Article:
This book leaves me feeling very neutral, some of it was trippy and way meta; I appreciate that, but I feel like it just wasn't enough to elicit a huge response, which honestly I thought was fairly easy, but I realised, I've really only read very good books til' recently. Maybe some of the meaning and KAZAM moments were lost in translation, because I found it a good book and captivating, but I just wanted a teeeny tiinyyy bit more from it.

I love a book where all the short little stories interconnect and weave into one another, and the part where it got ultra meta with that woman and the stories about the carrot hands did kind of give me a response, but it wasn't enough. I feel as though it should've been a larger part of the theme of the novel, or not included at all. The meta, reality bending just kind of dropped in and out and was hardly supported.

I did really enjoy the book however, it kind of reflects how different people percieve events, and how a butterfly can flap its wings in a forest and a whole chain of events will follow, affecting different people without their knowledge.

I don't feel strongly enough about this novel to really go ham on it. It's just so eh. It's got major potential, and I look forward to reading some more Ogawa, I trust she will leave an impact on me eventually.

18/10/21: Should Something Exist?: A Follow Up

I'll be quick; I'm all for questioning the existence of "art" when it's been made by a soulless company (Disney) for some money (Disney) and lacks any creativity and is just a re-hash of an old, succcessful story but with better tech or something (we are talking about Disney). I am all for remakes and retellings of stories, because often times, a director or writer will have an interesting take on it and put their own spin on, or implement their own style into the story to make it their own and something new. It's like how Eliot says you've got'to have an "interesting variation on the old" (he was talking about something else, but the point still applies). Yes I am going to say that the abhorrently shallow Disney remakes shouldn't exist, because it can barely be considered art, and was created on the fundamental basis of making money. How can something be worthy of existence when it's been created out of nothing but money. There is little to no artistic vision in these movies; the perhaps directors wanted to do something fun with it, but were cockblocked by bigshot Disney producers, or maybe not, and they really do lack the creativity.

Yeah so up yours Disney and shallow remakes of old things.

ALSO, I'm not saying you can't criticise art or hate books and movies because it's glorifying rape or something. Far from it, I love to hate art, but questioning a work of art's existence crosses the line.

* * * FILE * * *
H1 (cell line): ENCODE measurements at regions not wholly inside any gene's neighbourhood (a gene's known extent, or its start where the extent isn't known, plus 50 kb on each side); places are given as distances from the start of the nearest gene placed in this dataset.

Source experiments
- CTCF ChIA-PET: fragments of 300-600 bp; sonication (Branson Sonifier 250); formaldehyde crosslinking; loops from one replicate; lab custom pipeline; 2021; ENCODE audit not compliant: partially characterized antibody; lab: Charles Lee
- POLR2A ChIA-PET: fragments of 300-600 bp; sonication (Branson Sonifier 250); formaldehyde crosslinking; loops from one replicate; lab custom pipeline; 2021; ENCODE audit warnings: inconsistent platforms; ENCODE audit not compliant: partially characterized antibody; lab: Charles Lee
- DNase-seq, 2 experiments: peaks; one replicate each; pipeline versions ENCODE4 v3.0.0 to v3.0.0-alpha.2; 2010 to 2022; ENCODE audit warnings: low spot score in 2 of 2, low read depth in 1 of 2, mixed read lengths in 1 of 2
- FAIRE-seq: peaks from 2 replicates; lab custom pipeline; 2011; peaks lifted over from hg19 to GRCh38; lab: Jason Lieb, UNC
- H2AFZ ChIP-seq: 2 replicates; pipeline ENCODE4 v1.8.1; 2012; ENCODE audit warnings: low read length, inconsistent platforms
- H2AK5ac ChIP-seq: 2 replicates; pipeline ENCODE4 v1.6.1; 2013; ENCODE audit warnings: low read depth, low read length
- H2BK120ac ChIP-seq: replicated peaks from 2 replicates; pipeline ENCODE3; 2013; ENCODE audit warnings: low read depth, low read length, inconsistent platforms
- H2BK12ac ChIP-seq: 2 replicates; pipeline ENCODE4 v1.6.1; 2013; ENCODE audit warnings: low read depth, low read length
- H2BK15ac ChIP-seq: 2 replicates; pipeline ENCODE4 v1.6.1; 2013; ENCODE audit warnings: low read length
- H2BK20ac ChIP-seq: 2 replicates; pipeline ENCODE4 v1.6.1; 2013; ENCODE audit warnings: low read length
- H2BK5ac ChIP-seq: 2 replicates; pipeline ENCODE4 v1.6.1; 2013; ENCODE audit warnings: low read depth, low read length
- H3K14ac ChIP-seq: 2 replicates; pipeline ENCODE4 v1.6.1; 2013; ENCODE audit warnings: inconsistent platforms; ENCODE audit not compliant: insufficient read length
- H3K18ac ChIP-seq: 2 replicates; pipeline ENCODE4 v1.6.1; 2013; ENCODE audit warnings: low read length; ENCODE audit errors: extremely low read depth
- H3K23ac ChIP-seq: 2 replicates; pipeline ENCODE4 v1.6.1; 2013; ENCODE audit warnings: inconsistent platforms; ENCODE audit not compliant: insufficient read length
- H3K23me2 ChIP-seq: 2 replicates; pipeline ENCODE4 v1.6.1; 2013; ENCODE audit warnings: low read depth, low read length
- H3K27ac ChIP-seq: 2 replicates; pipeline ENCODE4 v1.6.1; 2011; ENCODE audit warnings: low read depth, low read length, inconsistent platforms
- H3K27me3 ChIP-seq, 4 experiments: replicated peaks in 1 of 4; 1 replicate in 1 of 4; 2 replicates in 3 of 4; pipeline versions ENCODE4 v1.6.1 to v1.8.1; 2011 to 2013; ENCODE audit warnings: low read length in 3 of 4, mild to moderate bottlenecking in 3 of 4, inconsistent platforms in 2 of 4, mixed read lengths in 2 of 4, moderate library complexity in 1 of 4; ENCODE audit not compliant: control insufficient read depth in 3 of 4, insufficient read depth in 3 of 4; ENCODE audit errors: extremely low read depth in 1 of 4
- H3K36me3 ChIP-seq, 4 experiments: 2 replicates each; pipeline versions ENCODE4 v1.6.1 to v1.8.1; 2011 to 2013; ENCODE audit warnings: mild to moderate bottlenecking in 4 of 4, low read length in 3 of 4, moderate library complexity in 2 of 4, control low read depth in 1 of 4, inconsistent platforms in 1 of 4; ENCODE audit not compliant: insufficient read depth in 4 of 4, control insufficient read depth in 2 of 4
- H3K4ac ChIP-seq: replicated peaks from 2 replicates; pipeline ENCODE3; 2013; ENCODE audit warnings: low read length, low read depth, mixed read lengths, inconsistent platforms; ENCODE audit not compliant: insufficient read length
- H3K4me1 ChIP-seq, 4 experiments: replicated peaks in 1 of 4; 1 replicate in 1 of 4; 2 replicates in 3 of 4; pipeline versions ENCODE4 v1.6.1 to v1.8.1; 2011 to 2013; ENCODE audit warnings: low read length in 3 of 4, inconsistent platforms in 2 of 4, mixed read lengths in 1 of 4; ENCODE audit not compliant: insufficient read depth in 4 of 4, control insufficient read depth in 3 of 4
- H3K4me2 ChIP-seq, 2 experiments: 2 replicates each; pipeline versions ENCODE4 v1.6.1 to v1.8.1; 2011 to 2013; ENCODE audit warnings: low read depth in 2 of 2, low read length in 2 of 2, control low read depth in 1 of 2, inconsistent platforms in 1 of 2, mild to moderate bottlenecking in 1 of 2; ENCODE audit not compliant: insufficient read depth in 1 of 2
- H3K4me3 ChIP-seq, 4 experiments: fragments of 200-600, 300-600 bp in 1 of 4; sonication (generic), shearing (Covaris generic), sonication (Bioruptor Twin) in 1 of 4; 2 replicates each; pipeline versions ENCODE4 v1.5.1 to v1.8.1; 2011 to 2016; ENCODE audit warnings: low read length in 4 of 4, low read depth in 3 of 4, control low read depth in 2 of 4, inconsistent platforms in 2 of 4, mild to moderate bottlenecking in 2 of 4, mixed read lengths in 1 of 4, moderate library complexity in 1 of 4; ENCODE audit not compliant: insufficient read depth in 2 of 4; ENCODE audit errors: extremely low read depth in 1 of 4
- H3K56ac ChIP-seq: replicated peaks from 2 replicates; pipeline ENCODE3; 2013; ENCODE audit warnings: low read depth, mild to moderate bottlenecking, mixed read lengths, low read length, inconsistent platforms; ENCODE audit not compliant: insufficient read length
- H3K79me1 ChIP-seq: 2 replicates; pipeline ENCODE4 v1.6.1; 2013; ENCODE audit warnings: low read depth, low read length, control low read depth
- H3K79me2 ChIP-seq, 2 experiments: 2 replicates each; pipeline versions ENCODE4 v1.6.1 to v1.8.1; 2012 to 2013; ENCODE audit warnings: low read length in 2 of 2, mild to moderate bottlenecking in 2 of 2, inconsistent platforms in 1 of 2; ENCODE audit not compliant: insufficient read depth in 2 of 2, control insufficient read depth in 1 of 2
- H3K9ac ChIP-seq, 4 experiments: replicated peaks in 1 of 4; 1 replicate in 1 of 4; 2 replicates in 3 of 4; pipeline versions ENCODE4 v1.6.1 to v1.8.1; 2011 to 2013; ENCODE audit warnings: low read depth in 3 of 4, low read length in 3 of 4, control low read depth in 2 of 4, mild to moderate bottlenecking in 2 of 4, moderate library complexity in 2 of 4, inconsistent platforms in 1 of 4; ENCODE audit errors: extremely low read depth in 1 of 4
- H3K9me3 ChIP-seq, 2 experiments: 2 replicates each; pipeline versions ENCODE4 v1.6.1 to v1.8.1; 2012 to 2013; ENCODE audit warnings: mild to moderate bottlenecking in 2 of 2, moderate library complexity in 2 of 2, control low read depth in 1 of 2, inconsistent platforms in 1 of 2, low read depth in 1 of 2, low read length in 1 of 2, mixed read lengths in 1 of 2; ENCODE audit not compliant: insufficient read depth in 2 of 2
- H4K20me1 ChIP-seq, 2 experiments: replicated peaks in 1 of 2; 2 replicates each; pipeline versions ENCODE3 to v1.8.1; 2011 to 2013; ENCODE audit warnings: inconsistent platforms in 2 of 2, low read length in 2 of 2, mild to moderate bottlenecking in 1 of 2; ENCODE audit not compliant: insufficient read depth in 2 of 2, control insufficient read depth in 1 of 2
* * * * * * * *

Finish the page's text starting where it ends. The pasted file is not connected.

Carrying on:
15/10/21: In Defence of A Clockwork Orange: Examining Modern Day Forms of Censorship

In the past couple days, I have seen at least three posts questioning the existence of Anthony Burgess' and Kubrick's A Clockwork Orange or questioning the story's status as a classic/well-known novel, which is three more times than I've seen in the prior 17 years, and I've got a major bone to pick with this new form of undercover modern day censorship of art in the pursuit of goodness and fairness.

A Clockwork Orange is a story written by Anthony Burgess about Alex who is by all means evil, and goes around reeking havoc with his buddies until he is caught and brain washed into "goodness" by the state. The main themes of the story involve morality, what constitutes good/bad, and whether man can become good, or if he is born unchangeable SJW types on my Facebook and TikTok have completely missed these themes and decided to question the existence of the entire story because the character is problematic. O kay? Literature and history is spilling over with problematic characters. TS Eliot was a handfull, not to mention his personas who solicited prostitutes, in the Lord of the FLies the children kill eachother, Fight Club is full to the brim of fighting and violence - who'd a thunk it. The artist's purpose when showing violence is not to say "hey look isn't this cool? >:)" the artist uses the violence to communicate a deeper message whether it be critique, philosophical exploration of something bigger, character development, a whole range of things. A display of violence is never "yo this is sick :)" it's typically more along the lines of "yo, this is sick :(". Burgess never implies an endorsement of what his main character Alex is doing. He uses this incredibly fucked up character to more easily communicate ideas of good and bad by creating a huge constrast and having this guy be the epitome of evil. It also adds to the other theme explored; the morality of the state.